The Commission introduced the case at a meeting on Tuesday, noting both its cultural and historical significance.
Originally an Irish pub, Twin Peaks Tavern became a popular gay bar and made history when the owners added floor-to-ceiling windows in 1972--a revolutionary decision for a gay bar at the time.
"That move represented the coming out of our community into the light instead of hiding in the shadows," said District Supervisor Scott Wiener in an interview with The Huffington Post. "Twin Peaks Tavern has enormous historical significance for the LGBT community."
The Commission mentioned the glass windows in its report, as well.
"The first known gay bar to feature full-length open plate glass windows, the Twin Peaks Tavern is a living symbol of the liberties and rights gained by the lesbian, gay, bisexual, transgendered community," wrote the Commission in its report. The Commission also noted the bar's contribution to neighborhood nightlife and community events.
However, though the recommendation may be celebrated by the city, it might not be celebrated by the property owners, who have so far remained mum.
"Landmarking a building can present additional costs and hurdles to making changes," explained Wiener. "And I'm very much of the belief that you shouldn't be landmarking a building unless the owner is supportive."
Indeed, though landmarking affects only the building and not the business, the honor would make changes to the property extremely challenging. According to Wiener, the owners have been contacted and the Commission is awaiting a response.
"We'll see what they say," said Wiener. "But regardless, Twin Peaks Tavern will always be an important asset to San Francisco."
While Twin Peaks Tavern is thriving, other historic local institutions haven't fared so well. Check out some iconic San Francisco spots in danger of closing in the slideshow below:
Oh, the nine lives of the Tonga Room. Much to the Fairmont Hotel's chagrin, unyielding local and national support for the famous tiki restaurant in the hotel lobby have kept the band afloat at the Tonga Room, despite the Fairmont's desire to renovate.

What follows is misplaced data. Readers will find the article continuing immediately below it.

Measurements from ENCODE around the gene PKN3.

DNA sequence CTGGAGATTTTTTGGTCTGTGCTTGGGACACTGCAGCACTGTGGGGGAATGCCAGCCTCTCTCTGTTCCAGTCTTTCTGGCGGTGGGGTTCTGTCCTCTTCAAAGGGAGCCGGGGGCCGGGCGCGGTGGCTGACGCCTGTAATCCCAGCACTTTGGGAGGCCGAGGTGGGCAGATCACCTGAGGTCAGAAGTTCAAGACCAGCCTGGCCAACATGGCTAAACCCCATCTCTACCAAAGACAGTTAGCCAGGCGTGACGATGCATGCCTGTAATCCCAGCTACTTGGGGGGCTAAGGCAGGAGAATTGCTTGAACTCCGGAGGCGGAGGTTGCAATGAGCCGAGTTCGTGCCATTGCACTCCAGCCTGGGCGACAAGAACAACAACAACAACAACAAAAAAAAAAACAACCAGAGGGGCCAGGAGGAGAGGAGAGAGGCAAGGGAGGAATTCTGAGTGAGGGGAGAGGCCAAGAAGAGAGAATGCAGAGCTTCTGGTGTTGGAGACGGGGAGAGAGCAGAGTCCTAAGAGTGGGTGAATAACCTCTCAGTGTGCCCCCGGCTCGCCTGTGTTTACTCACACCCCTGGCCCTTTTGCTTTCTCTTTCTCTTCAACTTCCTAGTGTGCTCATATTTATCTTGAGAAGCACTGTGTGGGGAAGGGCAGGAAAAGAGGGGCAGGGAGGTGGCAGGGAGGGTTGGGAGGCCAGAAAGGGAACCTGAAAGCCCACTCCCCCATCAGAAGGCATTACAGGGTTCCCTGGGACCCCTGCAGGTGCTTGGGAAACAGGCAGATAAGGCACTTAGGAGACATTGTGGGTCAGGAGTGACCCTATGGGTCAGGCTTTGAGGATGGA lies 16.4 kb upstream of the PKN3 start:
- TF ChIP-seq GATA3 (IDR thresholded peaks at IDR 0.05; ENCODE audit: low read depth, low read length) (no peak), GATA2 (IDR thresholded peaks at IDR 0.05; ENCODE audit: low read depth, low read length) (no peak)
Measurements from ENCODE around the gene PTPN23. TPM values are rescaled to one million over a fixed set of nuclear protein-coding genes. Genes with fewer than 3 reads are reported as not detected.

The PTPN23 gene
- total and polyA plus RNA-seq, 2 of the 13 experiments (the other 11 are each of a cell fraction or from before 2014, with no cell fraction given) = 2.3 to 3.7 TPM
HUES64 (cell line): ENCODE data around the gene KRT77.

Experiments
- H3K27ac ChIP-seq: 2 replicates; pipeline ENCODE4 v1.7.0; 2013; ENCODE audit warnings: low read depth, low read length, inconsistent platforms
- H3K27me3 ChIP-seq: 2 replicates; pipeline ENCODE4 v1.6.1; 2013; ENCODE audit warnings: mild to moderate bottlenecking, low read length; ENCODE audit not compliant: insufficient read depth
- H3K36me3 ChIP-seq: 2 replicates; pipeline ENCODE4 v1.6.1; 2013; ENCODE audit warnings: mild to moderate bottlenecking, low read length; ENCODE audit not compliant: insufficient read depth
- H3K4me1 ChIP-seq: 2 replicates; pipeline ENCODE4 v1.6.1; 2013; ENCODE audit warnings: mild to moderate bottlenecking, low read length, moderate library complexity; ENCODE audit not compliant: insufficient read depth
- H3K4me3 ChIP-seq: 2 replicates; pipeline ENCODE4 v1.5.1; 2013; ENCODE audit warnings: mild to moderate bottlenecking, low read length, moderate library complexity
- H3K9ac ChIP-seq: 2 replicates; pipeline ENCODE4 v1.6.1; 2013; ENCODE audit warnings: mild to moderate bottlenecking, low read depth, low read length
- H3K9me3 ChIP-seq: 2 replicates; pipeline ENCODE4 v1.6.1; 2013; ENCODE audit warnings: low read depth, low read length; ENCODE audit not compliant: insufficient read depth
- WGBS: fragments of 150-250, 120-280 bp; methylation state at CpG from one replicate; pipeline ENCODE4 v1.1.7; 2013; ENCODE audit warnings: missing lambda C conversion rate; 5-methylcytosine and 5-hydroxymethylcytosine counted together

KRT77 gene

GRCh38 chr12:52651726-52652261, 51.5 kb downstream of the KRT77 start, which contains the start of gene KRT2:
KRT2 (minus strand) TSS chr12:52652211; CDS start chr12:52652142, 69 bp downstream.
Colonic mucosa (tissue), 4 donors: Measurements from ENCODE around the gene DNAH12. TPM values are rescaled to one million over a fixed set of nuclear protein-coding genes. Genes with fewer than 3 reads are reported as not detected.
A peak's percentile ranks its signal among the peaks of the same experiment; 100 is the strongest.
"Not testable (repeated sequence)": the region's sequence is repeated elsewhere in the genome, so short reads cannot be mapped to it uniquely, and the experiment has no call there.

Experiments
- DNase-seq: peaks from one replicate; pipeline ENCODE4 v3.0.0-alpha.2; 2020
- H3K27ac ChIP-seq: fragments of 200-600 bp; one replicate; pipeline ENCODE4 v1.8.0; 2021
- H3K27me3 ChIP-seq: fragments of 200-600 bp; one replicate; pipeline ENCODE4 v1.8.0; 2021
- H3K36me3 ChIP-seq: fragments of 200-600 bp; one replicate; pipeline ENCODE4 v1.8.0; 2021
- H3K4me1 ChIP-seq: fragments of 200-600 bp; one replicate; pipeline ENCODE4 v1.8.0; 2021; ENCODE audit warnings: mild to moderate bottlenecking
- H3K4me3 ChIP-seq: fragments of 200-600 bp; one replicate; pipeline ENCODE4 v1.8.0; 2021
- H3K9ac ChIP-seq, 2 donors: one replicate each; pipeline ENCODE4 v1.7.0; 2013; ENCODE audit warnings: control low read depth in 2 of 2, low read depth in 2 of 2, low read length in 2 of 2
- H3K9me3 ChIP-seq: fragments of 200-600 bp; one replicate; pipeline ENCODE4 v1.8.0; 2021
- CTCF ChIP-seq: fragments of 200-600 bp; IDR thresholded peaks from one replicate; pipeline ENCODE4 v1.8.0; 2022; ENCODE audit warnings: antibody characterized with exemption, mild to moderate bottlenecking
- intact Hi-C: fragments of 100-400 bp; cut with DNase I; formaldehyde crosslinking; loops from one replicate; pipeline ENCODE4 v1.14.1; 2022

Global economic crisis tends to equal hot water for city-sponsored community programs, and the San Francisco Botanical Garden is no exception. To save the garden, SFBG recently initiated a $7 entrance fee for non-residents, but the organization has also started circulating a petition and a call for help.
This deal is as good as done, and the embarrassing recent power outages during a game against the Steelers may as well have been the nail in the coffin. Despite a local push to convince the team to stay, promises of a glittering new stadium in Santa Clara have been all too tempting.
We don't even want to think about it. We don't even want to utter the words. But it's no secret that the city's beloved Castro Theatre is undergoing some changes. While it doesn't seem in danger of closing anytime soon, SFist reported back in December that the theatre would be switching from a daily movie format to a live performance hall and film festival venue. Let's hope the theatre is just going through a rough patch.
The past few months have been a whirlwind of "are they or aren't they" for Café Gratitude. First, employee lawsuits prompted the local chain to announce plans to close. But a few short weeks later, the suits were "resolved." However, Cafe Gratitude is still mum on what exactly this means for the business.
The Balboa Theatre narrowly escaped closure last year, but was saved by a last-minute partnership between former Balboa Theatre operator Gary Meyer and the San Francisco Neighborhood Theater Foundation. "It's great to save another of San Francisco's last remaining neighborhood cinemas," said SFNTF President Alfonso Felder about the agreement. "We're looking forward to keeping the Balboa's marquee lit for many more years." Agreed.